Capital from lenders focused on underserved communities got West Dallas fitness studio PureNRG Cycle off the ground last year. Now, PureNRG co-founders Greer Christian and Janelle Wright are planning to “skyrocket” their indoor cycling and strength training boutique by licensing their startup’s name and idea to franchisees.
Christian believes that franchising—a contractual agreement allowing the franchisee to use a franchisor’s brand and business methods in exchange for start-up costs and an annual fee—will create an ecosystem making it possible for more families to create generational wealth.
“We’re black-owned, we’re women, and we understand the challenges that come with black families,” she says.
PureNRG is one of more than 100 businesses that have received educational, financial, or networking assistance from the Mayor’s Franchise Initiative, a program started last year by Dallas Mayor Eric Johnson.
Led by Lathrop GPM franchise and distribution lawyer Carlos White, the pioneering program is aimed particularly at growing the number of franchisors and franchisees in the city’s economically challenged southern sector.
The initiative has three main components. Its Franchise Exchange hosts educational events on topics including real estate and marketing. Its Franchisor and Franchisee accelerators, which will get underway next year, will concentrate on launching existing businesses into franchising and setting up entrepreneurs to capitalize on franchise opportunities.
Texas is already the fastest-growing U.S. state in terms of establishing franchises, according to a 2023 report by the International Franchising Association. So, the Dallas mayor believes teaching entrepreneurs about the business model could create more local jobs and jump-start economic development here, White said.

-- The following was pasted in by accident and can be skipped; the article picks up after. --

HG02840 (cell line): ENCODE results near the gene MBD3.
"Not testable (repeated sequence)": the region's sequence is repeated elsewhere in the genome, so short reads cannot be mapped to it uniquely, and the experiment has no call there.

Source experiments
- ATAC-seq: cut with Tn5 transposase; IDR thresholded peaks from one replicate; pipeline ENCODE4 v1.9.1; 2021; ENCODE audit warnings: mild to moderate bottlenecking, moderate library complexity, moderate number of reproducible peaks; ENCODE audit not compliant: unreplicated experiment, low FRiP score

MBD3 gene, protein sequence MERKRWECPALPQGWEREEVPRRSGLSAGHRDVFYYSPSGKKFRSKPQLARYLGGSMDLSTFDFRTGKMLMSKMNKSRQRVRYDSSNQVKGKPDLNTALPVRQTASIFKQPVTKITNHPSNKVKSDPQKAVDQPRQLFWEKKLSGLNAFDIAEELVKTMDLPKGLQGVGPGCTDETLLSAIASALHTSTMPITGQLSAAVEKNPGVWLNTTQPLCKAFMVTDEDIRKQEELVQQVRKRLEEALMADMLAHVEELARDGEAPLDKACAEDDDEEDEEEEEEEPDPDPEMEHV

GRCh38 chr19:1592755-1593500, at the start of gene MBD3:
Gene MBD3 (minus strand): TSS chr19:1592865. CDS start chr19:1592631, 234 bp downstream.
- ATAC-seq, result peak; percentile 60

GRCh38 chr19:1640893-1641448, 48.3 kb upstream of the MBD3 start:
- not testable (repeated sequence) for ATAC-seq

Elevating the level of service
An entrepreneurial-minded franchisee who understands the local market will have a leg up in developing and scaling a business, White explained during several sessions he led about franchising at Dallas Startup Week in September.
“To me, that’s the secret sauce of franchising,” said White, whose title with the initiative is Franchise Impact Ambassador. “As a franchisor, who do you think is more incentivized to increase your revenue and profitability: a manager that’s paid a salary, or an entrepreneur that can help you grow your company?”
Calvin Golden, who helped start the Addison-based chicken-wing restaurant Wingstop—and since has sold and acquired for himself multiple Wingstop franchises—is a case in point. Golden’s store in the competitive Oak Cliff market set itself apart with its elevated level of service, he recalled.
“I told our staff, ‘We’re going to address everyone, from 8 to 80, as Mr. or Miss. So, when you came in and placed an order and we got your name, we would say ‘Mr. Smith, how are you today? Mr. Smith, your order will be ready in 15 minutes.’ After a while, we’d built a pretty good fan base—not just because the chicken was good, but because people wanted to come in just to hear us call them by their name.
“The best advertisement we had was one customer makes two, two makes four, and four makes 10,” Golden said. “And that’s how our business grew.”
Here are other insights gleaned from panelists during the Startup Week sessions:
- Hallie Williams, founder and CEO of franchise brokerage firm Right New Door, said franchising is increasingly popular. “A lot of people are leaving corporate America, a lot of baby boomers are too young to actually ‘retire retire,’ and franchising is an entrepreneurial opportunity,” he said. Also, “a lot of business owners are now purchasing franchises to complement their existing businesses.”